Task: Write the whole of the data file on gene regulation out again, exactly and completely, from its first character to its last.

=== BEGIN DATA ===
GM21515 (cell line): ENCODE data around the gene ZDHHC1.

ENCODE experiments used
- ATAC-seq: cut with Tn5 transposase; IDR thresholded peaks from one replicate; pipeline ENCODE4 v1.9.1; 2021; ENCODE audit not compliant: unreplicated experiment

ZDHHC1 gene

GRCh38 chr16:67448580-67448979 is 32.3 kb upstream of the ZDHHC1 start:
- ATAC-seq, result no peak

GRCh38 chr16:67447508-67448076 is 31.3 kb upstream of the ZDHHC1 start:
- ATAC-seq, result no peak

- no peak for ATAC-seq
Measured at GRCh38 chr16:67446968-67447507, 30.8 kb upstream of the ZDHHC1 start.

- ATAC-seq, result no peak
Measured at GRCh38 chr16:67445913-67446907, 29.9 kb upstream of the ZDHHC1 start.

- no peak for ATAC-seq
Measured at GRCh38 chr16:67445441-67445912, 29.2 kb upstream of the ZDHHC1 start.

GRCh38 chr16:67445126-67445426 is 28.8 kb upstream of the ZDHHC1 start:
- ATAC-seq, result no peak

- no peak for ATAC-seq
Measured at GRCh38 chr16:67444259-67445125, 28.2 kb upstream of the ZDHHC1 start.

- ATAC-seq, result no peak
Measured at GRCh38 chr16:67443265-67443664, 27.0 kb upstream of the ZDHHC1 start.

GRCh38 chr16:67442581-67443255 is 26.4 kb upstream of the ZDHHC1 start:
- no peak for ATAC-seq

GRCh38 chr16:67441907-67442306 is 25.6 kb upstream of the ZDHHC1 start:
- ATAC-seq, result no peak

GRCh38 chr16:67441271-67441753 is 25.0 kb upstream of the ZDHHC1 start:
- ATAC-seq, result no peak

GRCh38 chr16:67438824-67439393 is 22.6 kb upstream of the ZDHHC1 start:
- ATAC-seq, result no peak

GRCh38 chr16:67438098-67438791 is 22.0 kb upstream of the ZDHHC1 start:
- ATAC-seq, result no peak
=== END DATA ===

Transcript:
GM21515 (cell line): ENCODE data around the gene ZDHHC1.

ENCODE experiments used
- ATAC-seq: cut with Tn5 transposase; IDR thresholded peaks from one replicate; pipeline ENCODE4 v1.9.1; 2021; ENCODE audit not compliant: unreplicated experiment

ZDHHC1 gene

GRCh38 chr16:67448580-67448979 is 32.3 kb upstream of the ZDHHC1 start:
- ATAC-seq, result no peak

GRCh38 chr16:67447508-67448076 is 31.3 kb upstream of the ZDHHC1 start:
- ATAC-seq, result no peak

- no peak for ATAC-seq
Measured at GRCh38 chr16:67446968-67447507, 30.8 kb upstream of the ZDHHC1 start.

- ATAC-seq, result no peak
Measured at GRCh38 chr16:67445913-67446907, 29.9 kb upstream of the ZDHHC1 start.

- no peak for ATAC-seq
Measured at GRCh38 chr16:67445441-67445912, 29.2 kb upstream of the ZDHHC1 start.

GRCh38 chr16:67445126-67445426 is 28.8 kb upstream of the ZDHHC1 start:
- ATAC-seq, result no peak

- no peak for ATAC-seq
Measured at GRCh38 chr16:67444259-67445125, 28.2 kb upstream of the ZDHHC1 start.

- ATAC-seq, result no peak
Measured at GRCh38 chr16:67443265-67443664, 27.0 kb upstream of the ZDHHC1 start.

GRCh38 chr16:67442581-67443255 is 26.4 kb upstream of the ZDHHC1 start:
- no peak for ATAC-seq

GRCh38 chr16:67441907-67442306 is 25.6 kb upstream of the ZDHHC1 start:
- ATAC-seq, result no peak

GRCh38 chr16:67441271-67441753 is 25.0 kb upstream of the ZDHHC1 start:
- ATAC-seq, result no peak

GRCh38 chr16:67438824-67439393 is 22.6 kb upstream of the ZDHHC1 start:
- ATAC-seq, result no peak

GRCh38 chr16:67438098-67438791 is 22.0 kb upstream of the ZDHHC1 start:
- ATAC-seq, result no peak